ulcerative colitis ebook

Living with UC – A Teenaged Girl’s Perspective

Intro:

I was diagnosed with Ulcerative Colitis in 2012 when I was 16. I’m on my second year living with UC. My last colonoscopy was in May.

Some more about me:

Something interesting about me… well I used to be really into volleyball (I had to stop playing because of my condition). I also model for some clothing companies in Boston/Providence, which is so fun and I would love to continue to work with fashion in the future! I’m from southern Massachusetts.

Symptoms:

I currently go to the bathroom about 4-5 times a day. My stool is totally loose and it hurts pretty bad. I only bleed when I’m in a flare. I have stomach pains constantly; it sort of feels like when you’re really hungry (passed the stomach growling stage) but it hurts more when you eat. Dealing with this 24/7 for 2 years gets old pretty fast, as you can imagine.

Living with UC – A Teenaged Girl’s Perspective

I was diagnosed with Ulcerative Colitis in 2012. I was only 16 at the time and, as a teenaged girl, saying it was a nightmare would be an understatement. The first week that I showed symptoms, (liquid/bloody stools and incredible stomach pains) I didn’t tell anyone. I was embarrassed and thought “I probably just ate something funny”. I remember thinking “imagine if this just never goes away… that would suck”, but I had no idea what was in my future.

I finally couldn’t handle the pain any more or the urgency that I had to always go to the bathroom. I told my mom what was going on and how I was pooping straight blood for the past couple months. We went right to the emergency room, which was exactly why I didn’t want to tell her (I hate hospitals). I was a sophomore in high school and I had a big volleyball game that night, which made everything worse because as I was sitting in the hospital bed all I could think about was how bad I wanted to play in the game. Anyway, at the ER they gave me an IV which immediately gave me my old energy back and I felt so much better mentally. But I still had pain so the doctors referred me to a local gastroenterologist. Being 5’11”, I have an adult sized body, so they sent me to an adult doctor. I didn’t at all feel comfortable with this doctor, so my mom and I decided that we would rather drive an hour to Children’s Hospital in Boston.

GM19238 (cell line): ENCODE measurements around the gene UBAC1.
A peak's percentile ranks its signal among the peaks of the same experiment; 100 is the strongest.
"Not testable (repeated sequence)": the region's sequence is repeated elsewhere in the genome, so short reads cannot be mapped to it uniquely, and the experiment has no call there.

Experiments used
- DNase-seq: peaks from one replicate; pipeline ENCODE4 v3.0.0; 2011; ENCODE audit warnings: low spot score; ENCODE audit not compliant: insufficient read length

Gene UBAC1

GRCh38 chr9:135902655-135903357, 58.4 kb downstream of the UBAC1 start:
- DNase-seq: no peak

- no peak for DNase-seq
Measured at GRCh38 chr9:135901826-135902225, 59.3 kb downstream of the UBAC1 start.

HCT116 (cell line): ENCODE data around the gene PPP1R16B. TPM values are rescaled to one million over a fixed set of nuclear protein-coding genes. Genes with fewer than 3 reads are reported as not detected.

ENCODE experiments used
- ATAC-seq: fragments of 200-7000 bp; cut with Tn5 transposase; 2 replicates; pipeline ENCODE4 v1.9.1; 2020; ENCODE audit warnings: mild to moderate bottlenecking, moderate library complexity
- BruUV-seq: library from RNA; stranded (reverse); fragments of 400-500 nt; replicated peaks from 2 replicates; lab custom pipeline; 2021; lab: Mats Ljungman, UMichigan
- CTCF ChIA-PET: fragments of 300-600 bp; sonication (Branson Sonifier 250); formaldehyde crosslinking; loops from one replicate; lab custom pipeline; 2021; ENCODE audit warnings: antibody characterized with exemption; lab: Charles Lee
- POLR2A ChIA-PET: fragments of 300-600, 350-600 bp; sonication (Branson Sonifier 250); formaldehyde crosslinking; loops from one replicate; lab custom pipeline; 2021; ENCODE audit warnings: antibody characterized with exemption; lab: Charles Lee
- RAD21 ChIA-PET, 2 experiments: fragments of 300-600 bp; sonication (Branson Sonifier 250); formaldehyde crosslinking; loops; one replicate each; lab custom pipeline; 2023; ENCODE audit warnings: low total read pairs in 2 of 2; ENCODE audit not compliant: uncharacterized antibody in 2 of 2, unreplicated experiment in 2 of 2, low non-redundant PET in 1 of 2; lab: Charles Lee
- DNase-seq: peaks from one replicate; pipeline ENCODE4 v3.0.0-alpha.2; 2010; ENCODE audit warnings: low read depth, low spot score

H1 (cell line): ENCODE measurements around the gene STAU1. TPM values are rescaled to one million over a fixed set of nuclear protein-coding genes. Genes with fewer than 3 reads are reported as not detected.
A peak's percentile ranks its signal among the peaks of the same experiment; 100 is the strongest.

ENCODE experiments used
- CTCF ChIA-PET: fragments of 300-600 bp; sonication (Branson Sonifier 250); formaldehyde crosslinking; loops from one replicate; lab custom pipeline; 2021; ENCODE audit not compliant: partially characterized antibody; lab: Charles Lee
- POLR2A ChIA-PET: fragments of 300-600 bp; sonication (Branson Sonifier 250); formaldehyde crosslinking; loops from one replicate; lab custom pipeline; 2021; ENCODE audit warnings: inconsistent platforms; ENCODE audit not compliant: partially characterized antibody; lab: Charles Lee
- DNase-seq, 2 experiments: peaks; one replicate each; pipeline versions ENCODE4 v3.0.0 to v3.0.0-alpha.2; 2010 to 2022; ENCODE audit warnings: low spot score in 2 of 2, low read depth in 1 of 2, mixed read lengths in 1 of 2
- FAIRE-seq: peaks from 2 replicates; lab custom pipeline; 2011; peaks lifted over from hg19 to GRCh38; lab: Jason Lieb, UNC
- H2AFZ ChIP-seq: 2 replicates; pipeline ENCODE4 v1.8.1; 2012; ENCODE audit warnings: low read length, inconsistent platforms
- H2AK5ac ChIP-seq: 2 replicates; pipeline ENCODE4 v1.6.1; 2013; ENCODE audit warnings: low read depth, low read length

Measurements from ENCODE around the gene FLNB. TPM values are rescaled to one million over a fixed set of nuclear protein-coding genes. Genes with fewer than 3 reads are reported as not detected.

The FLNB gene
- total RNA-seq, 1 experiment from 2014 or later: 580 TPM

My doctor at Children’s tried me on a ton of different medicines to treat UC, all of which I was unresponsive to. My mom started to do research on holistic treatments and diets that others found relief in. I found that the Specific Carbohydrate Diet helped my comfort level a great deal. Again, being a teenager, this also sucked, not being able to pig out on junk food with my friends:(. But after getting sick enough times, I decided I would rather eat healthy and make my symptoms more bearable.

My doctor at Children’s didn’t seem to believe me when I said I was feeling better from diet changes and he kept saying that “there are no studies that prove diet helps UC”… which is bull because I clearly felt better with the lifestyle changes I made. He said since I was unresponsive to everything, the next step was surgery to get my colon removed. At the time, I didn’t feel like we exhausted all other options, so surgery wasn’t even on the radar for me. We changed to a doctor at Mass General who is so much more open minded to other treatments.